“Soothing is solving.”
This is something Abraham said when we see them a few weeks ago. I did not remember hearing this expression before. I wrote it numerous times in my notebook as I sat in the event room at the hotel.
“Soothing is solving.”
I like this, I thought to myself. As Abraham explains, we humans have such a tendency to try to “solve” everything with action. This is fine when the action is inspired. All too often it is not. Instead, it’s okay not to try so hard. It’s ok to soothe yourself.
This morning, my wife and I went to the gym, I to run on the treadmill, she to go swimming. Initially wasn’t in a great headspace. When I got on the treadmill, I forgot the stretching I usually do. As I started running I felt tight. But I knew I could reach for a clearer mind. I started saying this mantra to myself over and over: “Soothing is solving, soothing is solving, soothing is solving.”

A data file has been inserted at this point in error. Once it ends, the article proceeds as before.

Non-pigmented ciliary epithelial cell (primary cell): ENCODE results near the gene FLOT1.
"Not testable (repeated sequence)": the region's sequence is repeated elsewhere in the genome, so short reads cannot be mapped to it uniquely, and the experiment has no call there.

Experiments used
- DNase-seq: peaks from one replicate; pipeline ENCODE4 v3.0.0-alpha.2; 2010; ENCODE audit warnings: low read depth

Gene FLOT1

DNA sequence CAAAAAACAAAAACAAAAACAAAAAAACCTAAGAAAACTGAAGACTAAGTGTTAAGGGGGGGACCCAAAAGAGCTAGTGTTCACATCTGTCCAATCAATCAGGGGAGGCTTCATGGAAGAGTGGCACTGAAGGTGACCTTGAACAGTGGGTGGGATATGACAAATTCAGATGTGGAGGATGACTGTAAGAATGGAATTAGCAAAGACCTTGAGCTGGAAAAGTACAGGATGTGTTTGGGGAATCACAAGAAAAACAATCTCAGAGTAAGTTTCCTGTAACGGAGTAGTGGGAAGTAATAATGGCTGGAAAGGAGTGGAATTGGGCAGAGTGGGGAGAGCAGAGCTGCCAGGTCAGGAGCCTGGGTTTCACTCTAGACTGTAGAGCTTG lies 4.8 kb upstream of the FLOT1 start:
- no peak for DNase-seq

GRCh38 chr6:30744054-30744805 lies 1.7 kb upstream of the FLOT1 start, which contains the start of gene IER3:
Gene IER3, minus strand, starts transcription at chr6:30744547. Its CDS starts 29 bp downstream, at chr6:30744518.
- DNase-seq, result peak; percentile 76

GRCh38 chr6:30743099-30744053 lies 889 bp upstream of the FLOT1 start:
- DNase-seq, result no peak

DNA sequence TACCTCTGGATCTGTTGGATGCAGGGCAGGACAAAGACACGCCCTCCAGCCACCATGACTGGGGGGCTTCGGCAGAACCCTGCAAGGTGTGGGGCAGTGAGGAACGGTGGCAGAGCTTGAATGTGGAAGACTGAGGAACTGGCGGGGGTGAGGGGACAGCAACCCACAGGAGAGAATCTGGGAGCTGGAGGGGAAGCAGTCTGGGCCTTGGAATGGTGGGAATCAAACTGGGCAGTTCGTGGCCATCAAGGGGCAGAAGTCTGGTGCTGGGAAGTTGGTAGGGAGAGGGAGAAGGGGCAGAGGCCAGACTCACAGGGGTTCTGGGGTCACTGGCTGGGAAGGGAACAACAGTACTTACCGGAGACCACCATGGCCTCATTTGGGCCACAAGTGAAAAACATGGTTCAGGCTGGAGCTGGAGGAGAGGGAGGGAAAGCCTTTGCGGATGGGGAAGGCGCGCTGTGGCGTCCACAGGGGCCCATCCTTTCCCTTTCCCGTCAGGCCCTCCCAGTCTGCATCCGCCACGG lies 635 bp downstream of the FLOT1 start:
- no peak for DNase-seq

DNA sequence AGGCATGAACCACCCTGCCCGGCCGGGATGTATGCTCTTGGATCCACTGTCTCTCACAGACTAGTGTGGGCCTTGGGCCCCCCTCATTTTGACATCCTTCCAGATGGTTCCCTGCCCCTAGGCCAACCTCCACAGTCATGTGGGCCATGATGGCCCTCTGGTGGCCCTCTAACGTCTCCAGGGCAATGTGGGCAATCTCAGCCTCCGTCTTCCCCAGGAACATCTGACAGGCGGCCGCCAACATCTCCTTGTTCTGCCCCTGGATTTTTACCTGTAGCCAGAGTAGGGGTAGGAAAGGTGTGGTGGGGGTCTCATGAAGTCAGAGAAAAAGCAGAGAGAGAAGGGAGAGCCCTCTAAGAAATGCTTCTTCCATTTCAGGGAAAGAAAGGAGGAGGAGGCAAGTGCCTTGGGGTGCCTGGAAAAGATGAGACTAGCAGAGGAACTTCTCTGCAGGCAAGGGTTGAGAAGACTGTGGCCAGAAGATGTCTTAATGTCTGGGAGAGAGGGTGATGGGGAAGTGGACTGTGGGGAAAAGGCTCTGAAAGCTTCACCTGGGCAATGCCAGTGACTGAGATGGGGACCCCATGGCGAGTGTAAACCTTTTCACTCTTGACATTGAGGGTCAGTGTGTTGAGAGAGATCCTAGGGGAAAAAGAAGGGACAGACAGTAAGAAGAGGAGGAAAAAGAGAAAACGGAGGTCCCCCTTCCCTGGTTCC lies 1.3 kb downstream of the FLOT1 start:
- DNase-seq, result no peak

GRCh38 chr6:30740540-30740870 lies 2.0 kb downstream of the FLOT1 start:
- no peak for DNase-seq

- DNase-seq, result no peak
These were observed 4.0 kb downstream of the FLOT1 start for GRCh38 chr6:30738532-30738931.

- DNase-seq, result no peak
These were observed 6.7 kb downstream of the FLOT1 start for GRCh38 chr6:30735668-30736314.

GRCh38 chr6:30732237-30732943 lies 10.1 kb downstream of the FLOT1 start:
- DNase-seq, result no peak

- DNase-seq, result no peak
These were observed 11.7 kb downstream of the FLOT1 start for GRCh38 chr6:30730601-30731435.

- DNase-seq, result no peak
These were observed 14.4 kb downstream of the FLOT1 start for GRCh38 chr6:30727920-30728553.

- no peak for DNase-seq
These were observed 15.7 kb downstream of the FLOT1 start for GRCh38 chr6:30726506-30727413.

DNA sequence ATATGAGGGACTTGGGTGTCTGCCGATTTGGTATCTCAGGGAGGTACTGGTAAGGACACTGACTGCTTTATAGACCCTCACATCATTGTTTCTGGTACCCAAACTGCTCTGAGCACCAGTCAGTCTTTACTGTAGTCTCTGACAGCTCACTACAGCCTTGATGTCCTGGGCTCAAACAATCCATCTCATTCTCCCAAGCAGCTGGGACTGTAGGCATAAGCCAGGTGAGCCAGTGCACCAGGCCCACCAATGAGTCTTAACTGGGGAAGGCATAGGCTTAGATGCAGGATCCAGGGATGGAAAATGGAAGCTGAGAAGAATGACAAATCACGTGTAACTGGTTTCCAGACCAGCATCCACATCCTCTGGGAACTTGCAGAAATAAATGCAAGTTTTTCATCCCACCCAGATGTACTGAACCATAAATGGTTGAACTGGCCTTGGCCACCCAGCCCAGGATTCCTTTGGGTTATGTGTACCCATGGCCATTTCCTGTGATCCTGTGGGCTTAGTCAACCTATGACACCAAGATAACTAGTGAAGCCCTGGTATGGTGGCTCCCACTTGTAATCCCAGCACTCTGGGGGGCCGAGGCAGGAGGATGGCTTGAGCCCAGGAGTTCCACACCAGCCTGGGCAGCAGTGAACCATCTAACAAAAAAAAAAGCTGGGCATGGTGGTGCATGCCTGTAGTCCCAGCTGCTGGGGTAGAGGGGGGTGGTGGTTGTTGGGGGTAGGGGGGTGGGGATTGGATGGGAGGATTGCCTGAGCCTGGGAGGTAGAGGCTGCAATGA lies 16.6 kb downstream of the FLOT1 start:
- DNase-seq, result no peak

It worked. I started to relax. I felt my monkey mind loosen its grip, as I experienced the satisfying feeling of relief.
“Soothing is solving” means I don’t need to fix anything right now. I don’t need to do anything great right now. There is time. I can relax. There’s nothing wrong right now. I can just chill. All will be well.
The thing is, when you are calm, you are more receptive. You are more open to inspiration. Before long, a good idea will come to you. So soothe yourself, take a nap, pet the cat, play a video game, take a walk, watch a movie. No need to take on the world right now.
“Soothing is solving” is contrary to the “work hard” philosophy most of us have been taught. Kids don’t work hard. They play. I remember when I learned to “work hard” at my studies. Sure, I was willing to sit there long hours and focus. But it sucked. It was hard, not fun. I resisted it initially. Then I made myself do it anyway. After all, I’m good at focusing. I also like learning and doing good work. Plus I wanted to please the teacher.
It still sucked.
“Soothing is solving” helps resolve the confusion. Life can be fun. It can be about enjoyment. By and large, nowadays I do the things I want to do. I do the things I enjoy. If I notice myself suffering through something, I ask myself, “What is going on here?” I look for clues. I aim to find clarity and lean in a new direction that feels better.
I’m lightening up. I’m taking on “soothing is solving.”
It’s not so hard. I don’t need to rush things.
The answer will come.